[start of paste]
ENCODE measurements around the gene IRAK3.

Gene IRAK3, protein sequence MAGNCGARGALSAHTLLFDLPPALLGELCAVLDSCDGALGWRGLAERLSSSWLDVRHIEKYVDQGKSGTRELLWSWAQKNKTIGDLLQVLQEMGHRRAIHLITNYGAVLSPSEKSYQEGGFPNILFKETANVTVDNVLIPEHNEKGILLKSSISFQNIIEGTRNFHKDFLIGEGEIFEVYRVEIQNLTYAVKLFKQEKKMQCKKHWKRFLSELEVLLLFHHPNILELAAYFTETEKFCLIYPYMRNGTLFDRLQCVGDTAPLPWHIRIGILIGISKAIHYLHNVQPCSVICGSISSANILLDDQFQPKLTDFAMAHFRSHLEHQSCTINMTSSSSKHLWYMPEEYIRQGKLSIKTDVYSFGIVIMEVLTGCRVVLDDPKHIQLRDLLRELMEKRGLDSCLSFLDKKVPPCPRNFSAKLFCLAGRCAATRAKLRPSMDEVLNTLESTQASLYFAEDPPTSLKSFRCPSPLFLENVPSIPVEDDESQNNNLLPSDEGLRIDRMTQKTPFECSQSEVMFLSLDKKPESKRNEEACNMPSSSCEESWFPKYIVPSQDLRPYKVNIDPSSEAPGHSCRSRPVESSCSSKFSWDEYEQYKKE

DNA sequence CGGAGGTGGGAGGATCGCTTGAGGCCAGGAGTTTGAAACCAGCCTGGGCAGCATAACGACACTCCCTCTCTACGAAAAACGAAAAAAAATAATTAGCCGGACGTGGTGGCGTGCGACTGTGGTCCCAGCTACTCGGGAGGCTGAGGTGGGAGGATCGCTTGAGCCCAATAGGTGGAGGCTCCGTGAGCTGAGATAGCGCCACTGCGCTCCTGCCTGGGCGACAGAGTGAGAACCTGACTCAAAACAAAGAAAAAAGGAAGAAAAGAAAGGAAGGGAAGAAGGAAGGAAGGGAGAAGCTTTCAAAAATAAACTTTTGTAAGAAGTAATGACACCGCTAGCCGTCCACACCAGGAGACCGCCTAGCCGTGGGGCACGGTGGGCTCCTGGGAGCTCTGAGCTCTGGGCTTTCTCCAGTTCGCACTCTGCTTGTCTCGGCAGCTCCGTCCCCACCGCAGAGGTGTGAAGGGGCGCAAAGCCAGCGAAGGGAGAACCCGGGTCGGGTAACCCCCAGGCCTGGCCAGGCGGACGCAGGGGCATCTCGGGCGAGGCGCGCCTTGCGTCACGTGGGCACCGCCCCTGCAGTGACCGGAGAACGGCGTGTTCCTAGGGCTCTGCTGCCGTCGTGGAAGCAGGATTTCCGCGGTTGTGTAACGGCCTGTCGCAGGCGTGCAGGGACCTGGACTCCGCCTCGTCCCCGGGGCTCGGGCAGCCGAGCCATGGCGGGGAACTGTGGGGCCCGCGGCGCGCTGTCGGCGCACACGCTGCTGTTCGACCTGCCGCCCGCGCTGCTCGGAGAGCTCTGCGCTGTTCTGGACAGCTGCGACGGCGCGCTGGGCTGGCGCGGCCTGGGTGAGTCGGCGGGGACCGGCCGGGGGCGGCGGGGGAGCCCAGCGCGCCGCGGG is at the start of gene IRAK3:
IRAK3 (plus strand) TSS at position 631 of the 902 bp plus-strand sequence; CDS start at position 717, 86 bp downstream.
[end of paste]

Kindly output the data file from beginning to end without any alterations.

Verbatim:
ENCODE measurements around the gene IRAK3.

Gene IRAK3, protein sequence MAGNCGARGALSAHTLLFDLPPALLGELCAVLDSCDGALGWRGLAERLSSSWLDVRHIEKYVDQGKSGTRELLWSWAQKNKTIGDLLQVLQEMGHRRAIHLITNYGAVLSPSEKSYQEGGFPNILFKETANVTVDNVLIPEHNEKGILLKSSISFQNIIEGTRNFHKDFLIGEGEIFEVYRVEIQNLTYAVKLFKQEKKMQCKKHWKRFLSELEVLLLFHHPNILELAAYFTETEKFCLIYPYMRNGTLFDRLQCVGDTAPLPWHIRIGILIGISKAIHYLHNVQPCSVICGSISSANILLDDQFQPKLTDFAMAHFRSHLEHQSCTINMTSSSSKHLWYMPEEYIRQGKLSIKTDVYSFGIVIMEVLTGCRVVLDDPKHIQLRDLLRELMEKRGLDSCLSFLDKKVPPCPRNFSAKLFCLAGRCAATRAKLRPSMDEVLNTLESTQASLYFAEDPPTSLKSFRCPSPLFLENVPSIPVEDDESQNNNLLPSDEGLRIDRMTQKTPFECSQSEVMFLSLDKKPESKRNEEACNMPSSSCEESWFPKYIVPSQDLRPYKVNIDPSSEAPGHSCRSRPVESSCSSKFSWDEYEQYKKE

DNA sequence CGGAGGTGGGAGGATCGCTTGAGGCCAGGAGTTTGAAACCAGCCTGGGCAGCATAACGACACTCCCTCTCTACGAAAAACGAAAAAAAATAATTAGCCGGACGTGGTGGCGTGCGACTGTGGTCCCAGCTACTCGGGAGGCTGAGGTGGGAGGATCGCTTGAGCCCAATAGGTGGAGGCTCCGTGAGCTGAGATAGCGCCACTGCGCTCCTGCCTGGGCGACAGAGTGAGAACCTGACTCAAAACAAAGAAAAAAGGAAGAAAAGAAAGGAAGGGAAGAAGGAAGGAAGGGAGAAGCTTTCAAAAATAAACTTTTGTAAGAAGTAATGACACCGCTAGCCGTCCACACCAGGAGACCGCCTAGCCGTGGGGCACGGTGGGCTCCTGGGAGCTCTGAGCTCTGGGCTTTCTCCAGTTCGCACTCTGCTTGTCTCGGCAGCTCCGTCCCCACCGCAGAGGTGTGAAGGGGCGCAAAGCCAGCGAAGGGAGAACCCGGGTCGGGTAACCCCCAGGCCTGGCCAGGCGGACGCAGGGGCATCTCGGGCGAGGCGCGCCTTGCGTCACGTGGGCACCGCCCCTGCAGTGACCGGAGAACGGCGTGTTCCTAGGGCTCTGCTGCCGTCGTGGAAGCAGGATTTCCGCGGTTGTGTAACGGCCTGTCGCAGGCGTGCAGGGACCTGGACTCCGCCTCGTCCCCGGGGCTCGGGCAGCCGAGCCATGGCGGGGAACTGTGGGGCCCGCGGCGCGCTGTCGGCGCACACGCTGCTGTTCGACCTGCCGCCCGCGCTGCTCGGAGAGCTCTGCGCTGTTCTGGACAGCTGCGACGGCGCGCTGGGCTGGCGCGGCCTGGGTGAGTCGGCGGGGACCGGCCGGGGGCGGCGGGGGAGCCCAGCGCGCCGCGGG is at the start of gene IRAK3:
IRAK3 (plus strand) TSS at position 631 of the 902 bp plus-strand sequence; CDS start at position 717, 86 bp downstream.